with the meal. Fecal excretion of total carotene and β-carotene for 4 days prior to the supplementation and 4 days after supplementation were examined. The effect of daily supplementation of either Spirulina or of vitamin A for one month on serum retinol levels was also examined. The mean absorption of total carotene was found to be 72.3% and that of β-carotene, 75.2%. Serum retinol showed a significant improvement in both the Spirulina and vitamin A-supplemented groups, the increase being slightly better in the vitamin A-supplemented group. On withdrawal of the supplements, serum retinol levels returned to pre-supplementation levels by 1- 3 months in both groups. The bioavailability of carotenes from Spirulina is thus comparable to that from other sources such as carrots and green leafy vegetables, thus suggesting the potential use of this alga as a dietary source of pro-vitamin A.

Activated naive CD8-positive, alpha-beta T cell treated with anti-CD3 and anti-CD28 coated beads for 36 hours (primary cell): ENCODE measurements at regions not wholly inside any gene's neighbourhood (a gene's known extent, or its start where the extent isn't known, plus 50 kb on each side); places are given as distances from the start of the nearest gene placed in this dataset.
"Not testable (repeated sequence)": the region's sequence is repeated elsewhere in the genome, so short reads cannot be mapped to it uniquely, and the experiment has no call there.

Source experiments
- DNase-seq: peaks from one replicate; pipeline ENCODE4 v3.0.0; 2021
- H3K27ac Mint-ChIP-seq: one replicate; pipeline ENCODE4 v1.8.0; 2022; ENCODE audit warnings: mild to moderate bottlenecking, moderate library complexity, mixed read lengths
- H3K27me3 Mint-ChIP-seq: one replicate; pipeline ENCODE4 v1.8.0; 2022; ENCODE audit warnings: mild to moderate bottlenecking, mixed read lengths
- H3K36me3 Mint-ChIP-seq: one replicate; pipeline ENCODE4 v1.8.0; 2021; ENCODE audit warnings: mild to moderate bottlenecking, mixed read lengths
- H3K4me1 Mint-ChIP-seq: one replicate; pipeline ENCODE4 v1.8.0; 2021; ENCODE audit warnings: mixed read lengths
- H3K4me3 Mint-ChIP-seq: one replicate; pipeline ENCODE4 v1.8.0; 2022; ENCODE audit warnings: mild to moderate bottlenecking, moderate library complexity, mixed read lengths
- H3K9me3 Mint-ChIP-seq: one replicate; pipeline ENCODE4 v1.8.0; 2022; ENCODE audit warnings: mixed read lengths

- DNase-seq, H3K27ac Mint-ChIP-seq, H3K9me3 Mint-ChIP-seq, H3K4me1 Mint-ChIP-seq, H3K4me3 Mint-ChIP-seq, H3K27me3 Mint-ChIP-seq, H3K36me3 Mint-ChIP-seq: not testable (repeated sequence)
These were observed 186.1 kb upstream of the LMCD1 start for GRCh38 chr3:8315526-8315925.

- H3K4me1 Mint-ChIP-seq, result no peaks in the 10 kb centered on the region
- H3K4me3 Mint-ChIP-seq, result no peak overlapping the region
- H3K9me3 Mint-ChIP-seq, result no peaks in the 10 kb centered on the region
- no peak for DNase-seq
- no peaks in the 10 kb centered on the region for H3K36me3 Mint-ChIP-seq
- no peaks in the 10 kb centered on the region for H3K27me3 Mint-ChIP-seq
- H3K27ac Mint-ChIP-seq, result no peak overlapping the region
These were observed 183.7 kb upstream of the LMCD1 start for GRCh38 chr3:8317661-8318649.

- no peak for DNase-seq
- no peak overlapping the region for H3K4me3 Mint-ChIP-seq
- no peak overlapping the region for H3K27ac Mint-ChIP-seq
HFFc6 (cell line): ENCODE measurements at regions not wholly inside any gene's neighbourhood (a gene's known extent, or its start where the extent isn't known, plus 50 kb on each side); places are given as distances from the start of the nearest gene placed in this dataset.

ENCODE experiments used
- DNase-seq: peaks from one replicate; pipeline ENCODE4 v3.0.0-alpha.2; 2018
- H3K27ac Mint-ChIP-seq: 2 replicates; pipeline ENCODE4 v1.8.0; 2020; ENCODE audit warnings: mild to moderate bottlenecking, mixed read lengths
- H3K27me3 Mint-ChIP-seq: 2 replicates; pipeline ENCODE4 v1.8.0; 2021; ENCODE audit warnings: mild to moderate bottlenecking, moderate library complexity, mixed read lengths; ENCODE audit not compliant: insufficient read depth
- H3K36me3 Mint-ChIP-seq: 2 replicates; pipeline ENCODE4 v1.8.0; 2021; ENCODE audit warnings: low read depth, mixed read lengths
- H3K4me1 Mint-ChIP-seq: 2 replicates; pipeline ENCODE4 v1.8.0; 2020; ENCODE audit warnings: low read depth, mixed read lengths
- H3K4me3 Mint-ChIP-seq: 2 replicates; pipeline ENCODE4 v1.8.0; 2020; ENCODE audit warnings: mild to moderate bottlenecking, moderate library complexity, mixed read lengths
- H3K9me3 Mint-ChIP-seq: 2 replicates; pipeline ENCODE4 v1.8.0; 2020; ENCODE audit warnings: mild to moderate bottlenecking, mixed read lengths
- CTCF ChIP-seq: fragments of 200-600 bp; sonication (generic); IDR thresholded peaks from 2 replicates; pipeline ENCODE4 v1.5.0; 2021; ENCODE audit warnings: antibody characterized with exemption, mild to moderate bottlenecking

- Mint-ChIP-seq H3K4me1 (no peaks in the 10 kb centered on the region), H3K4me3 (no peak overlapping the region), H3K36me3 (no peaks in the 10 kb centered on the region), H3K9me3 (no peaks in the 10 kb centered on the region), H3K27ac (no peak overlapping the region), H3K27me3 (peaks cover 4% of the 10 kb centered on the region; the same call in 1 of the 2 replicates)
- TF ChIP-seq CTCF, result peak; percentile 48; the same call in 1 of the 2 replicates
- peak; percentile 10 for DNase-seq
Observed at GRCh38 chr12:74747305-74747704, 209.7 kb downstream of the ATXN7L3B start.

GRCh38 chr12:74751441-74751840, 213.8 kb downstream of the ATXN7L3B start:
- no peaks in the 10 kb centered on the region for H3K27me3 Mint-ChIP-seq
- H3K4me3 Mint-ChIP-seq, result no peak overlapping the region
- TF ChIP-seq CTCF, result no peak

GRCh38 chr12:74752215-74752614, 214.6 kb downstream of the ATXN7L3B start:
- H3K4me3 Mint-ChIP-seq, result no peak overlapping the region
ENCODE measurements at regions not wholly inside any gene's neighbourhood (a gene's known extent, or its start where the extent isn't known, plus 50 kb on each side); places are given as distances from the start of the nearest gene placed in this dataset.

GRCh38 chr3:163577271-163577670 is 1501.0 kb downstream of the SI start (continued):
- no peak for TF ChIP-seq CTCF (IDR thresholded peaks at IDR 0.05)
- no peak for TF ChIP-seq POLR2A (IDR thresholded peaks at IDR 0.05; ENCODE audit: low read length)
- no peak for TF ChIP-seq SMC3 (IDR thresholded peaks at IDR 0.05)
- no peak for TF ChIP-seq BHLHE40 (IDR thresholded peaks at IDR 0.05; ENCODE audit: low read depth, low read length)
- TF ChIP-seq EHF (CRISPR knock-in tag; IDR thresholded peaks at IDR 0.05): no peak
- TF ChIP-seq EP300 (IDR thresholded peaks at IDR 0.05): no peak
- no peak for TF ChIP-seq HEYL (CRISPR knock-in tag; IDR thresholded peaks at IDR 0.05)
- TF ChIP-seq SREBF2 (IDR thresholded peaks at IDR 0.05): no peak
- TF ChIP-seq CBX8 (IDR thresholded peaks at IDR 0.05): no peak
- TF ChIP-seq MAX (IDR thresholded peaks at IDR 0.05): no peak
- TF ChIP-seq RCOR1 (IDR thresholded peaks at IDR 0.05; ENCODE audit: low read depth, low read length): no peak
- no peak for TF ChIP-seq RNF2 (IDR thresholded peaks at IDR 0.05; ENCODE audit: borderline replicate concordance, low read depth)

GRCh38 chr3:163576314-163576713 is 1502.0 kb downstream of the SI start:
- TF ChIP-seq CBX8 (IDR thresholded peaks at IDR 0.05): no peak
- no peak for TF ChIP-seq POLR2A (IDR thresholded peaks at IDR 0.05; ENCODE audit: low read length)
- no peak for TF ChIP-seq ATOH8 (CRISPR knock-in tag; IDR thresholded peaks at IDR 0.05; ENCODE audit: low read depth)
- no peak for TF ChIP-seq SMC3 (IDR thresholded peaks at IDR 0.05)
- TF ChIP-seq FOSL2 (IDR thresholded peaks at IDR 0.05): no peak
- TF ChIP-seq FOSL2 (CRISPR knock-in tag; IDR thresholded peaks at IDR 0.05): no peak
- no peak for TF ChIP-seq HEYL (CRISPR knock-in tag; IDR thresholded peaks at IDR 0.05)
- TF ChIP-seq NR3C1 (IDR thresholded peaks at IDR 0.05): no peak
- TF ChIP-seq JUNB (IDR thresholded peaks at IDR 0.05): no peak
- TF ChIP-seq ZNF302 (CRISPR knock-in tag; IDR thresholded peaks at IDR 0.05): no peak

Experiments were carried out to assess Spirulina fusiformis, a blue-green alga, as a source of vitamin A in preschool children. The absorption of total carotenes and β- carotene from a single dose of Spirulina containing 1200µg of β-carotene was examined in apparently healthy children aged 3-5 years. After stabilization on an almost carotene-free diet taken for 7 days, a bolus dose of Spirulina was fed along

with the meal. Fecal excretion of total carotene and β-carotene for 4 days prior to the supplementation and 4 days after supplementation were examined. The effect of daily supplementation of either Spirulina or of vitamin A for one month on serum retinol levels was also examined. The mean absorption of total carotene was found to be 72.3% and that of β-carotene, 75.2%. Serum retinol showed a significant improvement in both the Spirulina and vitamin A-supplemented groups, the increase being slightly better in the vitamin A-supplemented group. On withdrawal of the supplements, serum retinol levels returned to pre-supplementation levels by 1- 3 months in both groups. The bioavailability of carotenes from Spirulina is thus comparable to that from other sources such as carrots and green leafy vegetables, thus suggesting the potential use of this alga as a dietary source of pro-vitamin A.